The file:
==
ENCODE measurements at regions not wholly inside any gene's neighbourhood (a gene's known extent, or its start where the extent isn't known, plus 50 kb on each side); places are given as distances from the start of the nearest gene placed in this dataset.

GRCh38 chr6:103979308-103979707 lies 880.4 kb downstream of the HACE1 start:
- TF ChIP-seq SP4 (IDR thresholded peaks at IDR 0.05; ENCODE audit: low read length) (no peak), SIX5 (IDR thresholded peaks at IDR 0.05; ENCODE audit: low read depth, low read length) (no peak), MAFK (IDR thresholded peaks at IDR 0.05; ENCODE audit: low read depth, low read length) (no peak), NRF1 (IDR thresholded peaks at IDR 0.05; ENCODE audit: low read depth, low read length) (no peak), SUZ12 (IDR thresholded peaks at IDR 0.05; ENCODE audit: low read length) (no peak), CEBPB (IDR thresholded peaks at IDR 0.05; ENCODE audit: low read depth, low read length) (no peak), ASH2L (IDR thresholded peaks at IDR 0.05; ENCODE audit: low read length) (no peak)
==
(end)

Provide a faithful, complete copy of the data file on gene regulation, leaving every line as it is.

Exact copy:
ENCODE measurements at regions not wholly inside any gene's neighbourhood (a gene's known extent, or its start where the extent isn't known, plus 50 kb on each side); places are given as distances from the start of the nearest gene placed in this dataset.

GRCh38 chr6:103979308-103979707 lies 880.4 kb downstream of the HACE1 start:
- TF ChIP-seq SP4 (IDR thresholded peaks at IDR 0.05; ENCODE audit: low read length) (no peak), SIX5 (IDR thresholded peaks at IDR 0.05; ENCODE audit: low read depth, low read length) (no peak), MAFK (IDR thresholded peaks at IDR 0.05; ENCODE audit: low read depth, low read length) (no peak), NRF1 (IDR thresholded peaks at IDR 0.05; ENCODE audit: low read depth, low read length) (no peak), SUZ12 (IDR thresholded peaks at IDR 0.05; ENCODE audit: low read length) (no peak), CEBPB (IDR thresholded peaks at IDR 0.05; ENCODE audit: low read depth, low read length) (no peak), ASH2L (IDR thresholded peaks at IDR 0.05; ENCODE audit: low read length) (no peak)